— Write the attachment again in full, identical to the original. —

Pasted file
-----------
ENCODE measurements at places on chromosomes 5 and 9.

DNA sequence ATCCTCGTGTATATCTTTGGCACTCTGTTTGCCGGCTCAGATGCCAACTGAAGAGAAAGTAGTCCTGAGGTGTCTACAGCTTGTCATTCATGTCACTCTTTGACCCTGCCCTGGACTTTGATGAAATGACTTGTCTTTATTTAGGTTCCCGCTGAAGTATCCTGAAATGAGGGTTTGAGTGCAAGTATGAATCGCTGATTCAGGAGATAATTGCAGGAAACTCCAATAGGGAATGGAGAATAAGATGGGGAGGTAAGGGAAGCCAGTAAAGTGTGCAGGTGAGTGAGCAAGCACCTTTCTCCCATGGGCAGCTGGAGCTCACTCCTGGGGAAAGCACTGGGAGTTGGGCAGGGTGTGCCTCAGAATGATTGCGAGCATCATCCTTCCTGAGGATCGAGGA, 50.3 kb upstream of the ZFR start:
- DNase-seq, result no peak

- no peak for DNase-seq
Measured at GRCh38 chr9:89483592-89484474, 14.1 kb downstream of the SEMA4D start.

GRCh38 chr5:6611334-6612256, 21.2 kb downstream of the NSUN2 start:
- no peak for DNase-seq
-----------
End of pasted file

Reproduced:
ENCODE measurements at places on chromosomes 5 and 9.

DNA sequence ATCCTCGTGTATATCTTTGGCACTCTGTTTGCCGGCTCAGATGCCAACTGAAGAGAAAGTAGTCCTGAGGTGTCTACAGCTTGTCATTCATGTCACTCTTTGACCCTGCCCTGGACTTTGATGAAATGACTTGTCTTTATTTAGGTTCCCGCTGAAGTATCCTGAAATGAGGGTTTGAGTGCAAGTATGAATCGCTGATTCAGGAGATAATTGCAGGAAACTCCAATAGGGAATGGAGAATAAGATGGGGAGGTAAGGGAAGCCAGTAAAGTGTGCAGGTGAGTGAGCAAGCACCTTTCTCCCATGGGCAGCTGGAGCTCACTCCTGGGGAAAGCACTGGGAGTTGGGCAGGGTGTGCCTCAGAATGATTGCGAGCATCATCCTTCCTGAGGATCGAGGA, 50.3 kb upstream of the ZFR start:
- DNase-seq, result no peak

- no peak for DNase-seq
Measured at GRCh38 chr9:89483592-89484474, 14.1 kb downstream of the SEMA4D start.

GRCh38 chr5:6611334-6612256, 21.2 kb downstream of the NSUN2 start:
- no peak for DNase-seq